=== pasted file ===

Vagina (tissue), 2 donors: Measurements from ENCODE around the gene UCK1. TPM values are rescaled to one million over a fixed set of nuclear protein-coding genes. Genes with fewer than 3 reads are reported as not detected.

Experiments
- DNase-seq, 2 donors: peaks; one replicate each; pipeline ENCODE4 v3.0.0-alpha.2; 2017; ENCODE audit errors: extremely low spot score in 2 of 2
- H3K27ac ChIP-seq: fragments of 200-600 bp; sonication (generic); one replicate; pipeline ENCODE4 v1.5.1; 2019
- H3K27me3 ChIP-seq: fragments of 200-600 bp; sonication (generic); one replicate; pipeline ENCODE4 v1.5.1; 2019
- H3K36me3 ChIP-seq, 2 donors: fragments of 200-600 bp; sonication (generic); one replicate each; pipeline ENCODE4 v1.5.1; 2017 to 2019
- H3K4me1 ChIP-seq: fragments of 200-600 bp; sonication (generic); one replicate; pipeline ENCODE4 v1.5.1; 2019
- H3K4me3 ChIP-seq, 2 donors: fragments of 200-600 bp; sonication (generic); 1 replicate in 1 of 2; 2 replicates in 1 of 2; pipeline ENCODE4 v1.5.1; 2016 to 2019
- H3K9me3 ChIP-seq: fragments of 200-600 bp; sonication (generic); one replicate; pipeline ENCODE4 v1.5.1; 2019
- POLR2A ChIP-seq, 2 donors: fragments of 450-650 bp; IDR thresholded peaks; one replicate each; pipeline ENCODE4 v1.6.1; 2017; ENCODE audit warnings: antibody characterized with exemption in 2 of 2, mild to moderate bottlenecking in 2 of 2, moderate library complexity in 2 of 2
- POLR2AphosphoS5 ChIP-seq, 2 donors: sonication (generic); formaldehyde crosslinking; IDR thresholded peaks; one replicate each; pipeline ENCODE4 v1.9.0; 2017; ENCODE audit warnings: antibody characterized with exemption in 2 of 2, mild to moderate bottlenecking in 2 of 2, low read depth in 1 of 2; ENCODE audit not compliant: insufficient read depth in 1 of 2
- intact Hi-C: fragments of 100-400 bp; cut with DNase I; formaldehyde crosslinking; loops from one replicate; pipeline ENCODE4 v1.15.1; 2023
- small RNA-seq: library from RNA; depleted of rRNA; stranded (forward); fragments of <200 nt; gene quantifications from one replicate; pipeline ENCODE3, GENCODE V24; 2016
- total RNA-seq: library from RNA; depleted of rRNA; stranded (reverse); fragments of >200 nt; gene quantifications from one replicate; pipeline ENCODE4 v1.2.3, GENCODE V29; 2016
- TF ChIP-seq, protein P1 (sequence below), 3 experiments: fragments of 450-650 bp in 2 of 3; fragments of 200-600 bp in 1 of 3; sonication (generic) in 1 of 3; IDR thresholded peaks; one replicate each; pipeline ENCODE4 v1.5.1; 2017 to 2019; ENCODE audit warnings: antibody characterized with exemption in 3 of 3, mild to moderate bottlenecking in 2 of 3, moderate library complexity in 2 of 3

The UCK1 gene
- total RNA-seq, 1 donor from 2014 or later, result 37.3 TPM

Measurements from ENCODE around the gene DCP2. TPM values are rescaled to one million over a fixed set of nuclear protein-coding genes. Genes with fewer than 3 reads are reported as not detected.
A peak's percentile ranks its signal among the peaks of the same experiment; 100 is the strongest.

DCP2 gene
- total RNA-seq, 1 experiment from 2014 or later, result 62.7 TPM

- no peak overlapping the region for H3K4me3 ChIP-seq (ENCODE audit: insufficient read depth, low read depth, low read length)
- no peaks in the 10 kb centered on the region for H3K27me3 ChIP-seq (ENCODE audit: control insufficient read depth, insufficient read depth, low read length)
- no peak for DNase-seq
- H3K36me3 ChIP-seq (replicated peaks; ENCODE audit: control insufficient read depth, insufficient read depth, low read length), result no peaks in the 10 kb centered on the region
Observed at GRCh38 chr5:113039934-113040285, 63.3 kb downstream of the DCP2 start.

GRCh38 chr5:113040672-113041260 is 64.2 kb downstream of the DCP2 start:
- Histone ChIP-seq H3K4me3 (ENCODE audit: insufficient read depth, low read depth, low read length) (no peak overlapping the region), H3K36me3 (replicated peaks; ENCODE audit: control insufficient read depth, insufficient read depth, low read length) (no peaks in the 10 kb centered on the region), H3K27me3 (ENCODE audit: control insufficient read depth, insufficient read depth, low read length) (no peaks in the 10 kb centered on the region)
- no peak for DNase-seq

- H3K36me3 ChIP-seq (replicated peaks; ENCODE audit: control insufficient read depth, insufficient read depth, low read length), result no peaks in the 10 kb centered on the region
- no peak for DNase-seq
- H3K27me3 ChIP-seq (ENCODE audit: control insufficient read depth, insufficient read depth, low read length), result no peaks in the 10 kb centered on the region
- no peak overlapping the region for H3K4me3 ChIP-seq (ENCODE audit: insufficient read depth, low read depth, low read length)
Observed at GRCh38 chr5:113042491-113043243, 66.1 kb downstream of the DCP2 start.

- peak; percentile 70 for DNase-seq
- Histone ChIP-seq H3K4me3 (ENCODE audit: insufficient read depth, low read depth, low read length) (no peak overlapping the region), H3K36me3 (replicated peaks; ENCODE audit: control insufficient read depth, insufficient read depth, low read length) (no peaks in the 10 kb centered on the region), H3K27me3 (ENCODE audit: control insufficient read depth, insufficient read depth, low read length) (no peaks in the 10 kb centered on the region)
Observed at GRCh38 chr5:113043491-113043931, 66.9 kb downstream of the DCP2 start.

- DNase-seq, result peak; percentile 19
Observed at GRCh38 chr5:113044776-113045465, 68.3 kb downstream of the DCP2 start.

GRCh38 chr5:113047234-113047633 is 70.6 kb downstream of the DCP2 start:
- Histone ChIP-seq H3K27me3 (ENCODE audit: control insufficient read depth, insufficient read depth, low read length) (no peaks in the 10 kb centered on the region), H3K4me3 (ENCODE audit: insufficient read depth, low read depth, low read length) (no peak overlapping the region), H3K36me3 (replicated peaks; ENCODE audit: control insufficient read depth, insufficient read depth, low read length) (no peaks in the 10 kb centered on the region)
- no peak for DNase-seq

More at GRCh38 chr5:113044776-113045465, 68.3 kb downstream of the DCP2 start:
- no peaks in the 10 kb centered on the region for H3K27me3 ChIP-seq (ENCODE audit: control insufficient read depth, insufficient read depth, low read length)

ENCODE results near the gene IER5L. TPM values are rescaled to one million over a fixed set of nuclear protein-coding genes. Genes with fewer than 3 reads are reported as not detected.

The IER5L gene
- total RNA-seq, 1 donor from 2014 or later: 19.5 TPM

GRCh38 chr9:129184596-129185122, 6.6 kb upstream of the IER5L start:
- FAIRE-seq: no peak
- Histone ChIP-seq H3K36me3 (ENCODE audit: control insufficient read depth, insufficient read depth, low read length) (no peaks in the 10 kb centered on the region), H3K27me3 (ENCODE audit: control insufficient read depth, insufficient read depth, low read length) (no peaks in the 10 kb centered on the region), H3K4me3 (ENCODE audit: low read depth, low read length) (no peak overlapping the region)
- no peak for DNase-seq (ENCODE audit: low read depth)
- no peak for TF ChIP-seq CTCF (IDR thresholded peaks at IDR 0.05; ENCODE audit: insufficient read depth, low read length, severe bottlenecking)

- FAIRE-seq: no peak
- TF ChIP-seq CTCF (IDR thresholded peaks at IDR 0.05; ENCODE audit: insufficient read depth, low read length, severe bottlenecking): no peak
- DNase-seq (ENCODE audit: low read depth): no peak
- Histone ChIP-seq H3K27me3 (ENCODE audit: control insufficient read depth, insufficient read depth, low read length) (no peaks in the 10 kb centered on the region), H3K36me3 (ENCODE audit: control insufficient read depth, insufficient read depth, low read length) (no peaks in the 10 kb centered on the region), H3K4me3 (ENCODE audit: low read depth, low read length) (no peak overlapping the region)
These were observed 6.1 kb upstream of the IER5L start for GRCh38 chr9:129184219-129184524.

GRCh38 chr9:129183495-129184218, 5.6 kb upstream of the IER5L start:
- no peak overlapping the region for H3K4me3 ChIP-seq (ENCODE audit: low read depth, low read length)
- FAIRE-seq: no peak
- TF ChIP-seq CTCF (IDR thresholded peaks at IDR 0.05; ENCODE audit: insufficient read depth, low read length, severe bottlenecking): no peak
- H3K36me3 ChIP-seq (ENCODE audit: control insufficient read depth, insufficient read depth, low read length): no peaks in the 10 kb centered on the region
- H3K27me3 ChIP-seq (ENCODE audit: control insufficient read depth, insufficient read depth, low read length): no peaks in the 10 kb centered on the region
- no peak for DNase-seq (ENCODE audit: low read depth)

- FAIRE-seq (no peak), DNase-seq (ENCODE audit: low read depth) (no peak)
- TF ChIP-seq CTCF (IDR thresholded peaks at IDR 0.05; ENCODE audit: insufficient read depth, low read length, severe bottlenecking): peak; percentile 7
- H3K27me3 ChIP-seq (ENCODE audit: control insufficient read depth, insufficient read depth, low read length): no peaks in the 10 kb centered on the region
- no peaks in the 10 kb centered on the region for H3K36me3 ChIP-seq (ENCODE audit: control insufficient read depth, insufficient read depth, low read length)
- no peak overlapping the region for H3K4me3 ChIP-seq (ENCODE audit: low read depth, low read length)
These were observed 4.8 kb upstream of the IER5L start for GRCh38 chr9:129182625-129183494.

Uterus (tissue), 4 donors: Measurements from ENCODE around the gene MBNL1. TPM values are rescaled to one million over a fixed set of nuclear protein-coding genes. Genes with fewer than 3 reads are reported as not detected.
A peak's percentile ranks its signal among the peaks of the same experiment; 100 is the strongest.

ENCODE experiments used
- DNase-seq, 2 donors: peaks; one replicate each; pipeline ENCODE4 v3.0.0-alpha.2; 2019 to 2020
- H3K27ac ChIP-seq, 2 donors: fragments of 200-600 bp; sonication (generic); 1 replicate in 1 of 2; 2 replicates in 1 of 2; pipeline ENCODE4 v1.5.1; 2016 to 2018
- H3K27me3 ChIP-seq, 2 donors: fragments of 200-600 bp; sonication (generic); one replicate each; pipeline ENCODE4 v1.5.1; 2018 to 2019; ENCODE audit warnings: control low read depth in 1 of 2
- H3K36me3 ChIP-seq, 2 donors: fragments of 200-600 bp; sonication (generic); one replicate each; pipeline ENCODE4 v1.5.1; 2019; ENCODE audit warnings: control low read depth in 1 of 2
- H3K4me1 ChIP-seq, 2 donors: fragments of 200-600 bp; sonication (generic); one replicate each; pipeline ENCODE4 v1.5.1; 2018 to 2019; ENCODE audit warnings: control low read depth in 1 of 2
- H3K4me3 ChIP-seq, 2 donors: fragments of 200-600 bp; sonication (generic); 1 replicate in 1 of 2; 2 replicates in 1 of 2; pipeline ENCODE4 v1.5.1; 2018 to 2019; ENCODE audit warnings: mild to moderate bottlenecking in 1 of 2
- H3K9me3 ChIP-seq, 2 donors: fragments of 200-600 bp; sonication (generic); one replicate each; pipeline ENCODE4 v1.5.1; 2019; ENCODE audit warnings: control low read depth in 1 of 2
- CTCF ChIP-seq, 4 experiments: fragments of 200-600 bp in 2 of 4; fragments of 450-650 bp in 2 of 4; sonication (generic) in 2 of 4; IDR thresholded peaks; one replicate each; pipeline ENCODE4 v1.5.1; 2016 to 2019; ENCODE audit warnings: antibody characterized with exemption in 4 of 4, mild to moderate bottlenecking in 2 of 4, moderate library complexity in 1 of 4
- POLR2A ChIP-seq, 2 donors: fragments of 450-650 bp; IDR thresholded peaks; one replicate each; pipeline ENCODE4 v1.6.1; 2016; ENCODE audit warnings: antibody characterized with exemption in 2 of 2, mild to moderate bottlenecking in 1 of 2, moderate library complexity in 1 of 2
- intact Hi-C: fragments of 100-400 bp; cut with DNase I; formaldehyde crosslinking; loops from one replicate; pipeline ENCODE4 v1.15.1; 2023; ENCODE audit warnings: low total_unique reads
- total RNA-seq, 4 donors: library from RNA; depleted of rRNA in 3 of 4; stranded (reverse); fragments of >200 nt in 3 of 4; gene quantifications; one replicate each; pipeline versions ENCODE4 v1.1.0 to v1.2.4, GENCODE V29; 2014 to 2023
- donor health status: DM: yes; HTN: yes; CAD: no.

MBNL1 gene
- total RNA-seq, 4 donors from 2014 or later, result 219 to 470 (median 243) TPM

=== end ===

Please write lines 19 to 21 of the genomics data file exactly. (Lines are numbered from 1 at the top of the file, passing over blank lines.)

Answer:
A peak's percentile ranks its signal among the peaks of the same experiment; 100 is the strongest.

DCP2 gene
- total RNA-seq, 1 experiment from 2014 or later, result 62.7 TPM